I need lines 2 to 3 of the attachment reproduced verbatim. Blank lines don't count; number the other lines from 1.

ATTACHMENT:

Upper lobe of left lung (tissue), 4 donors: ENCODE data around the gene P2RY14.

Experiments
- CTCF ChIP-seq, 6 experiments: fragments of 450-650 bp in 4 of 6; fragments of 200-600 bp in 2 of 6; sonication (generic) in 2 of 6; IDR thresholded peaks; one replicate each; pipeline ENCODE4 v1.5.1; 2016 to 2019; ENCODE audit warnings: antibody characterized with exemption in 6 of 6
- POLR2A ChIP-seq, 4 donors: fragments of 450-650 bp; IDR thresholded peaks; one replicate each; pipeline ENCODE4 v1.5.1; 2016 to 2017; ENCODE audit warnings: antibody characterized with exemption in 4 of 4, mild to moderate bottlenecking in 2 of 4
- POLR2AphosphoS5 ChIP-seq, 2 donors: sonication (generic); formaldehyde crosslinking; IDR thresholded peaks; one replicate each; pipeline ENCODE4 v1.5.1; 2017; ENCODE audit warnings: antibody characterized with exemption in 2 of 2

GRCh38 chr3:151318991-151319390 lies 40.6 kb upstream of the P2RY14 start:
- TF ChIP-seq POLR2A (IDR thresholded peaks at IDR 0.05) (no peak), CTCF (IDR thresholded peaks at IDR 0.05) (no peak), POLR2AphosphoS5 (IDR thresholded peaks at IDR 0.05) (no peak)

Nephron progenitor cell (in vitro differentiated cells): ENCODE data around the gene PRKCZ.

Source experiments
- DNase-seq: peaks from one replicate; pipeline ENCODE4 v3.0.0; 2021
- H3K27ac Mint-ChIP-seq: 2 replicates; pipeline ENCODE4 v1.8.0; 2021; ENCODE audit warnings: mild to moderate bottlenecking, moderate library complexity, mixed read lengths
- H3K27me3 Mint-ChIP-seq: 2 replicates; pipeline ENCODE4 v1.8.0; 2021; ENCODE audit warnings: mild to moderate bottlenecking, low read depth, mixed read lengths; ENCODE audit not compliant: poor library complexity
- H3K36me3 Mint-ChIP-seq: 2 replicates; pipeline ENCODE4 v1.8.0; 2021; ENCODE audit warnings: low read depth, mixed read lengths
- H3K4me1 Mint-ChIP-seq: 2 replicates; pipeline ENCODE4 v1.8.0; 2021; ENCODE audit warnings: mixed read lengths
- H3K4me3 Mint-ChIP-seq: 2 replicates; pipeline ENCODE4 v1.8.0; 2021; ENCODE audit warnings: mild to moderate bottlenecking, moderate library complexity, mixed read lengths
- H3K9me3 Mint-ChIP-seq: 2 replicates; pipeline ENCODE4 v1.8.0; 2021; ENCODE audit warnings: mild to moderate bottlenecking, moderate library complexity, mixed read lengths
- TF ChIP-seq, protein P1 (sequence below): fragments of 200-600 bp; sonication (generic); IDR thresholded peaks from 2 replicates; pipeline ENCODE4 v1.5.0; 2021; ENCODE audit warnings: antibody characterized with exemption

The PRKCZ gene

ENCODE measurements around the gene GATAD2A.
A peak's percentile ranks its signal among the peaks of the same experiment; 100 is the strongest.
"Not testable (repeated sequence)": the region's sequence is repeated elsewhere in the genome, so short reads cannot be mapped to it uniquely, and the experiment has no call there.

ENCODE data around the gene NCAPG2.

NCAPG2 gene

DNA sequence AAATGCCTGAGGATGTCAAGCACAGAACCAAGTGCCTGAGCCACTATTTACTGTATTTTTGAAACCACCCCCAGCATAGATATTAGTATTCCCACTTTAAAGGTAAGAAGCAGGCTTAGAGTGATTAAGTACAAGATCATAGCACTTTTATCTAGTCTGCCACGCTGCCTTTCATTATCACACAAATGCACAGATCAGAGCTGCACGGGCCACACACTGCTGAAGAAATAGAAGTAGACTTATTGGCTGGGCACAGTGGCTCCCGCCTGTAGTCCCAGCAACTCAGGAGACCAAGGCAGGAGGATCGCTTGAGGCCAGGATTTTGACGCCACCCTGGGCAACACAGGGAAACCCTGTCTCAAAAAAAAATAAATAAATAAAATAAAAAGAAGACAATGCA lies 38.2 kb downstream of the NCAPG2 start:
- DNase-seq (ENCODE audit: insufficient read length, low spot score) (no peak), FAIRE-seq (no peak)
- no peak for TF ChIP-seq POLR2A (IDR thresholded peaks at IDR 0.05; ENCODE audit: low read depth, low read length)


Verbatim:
Experiments
- CTCF ChIP-seq, 6 experiments: fragments of 450-650 bp in 4 of 6; fragments of 200-600 bp in 2 of 6; sonication (generic) in 2 of 6; IDR thresholded peaks; one replicate each; pipeline ENCODE4 v1.5.1; 2016 to 2019; ENCODE audit warnings: antibody characterized with exemption in 6 of 6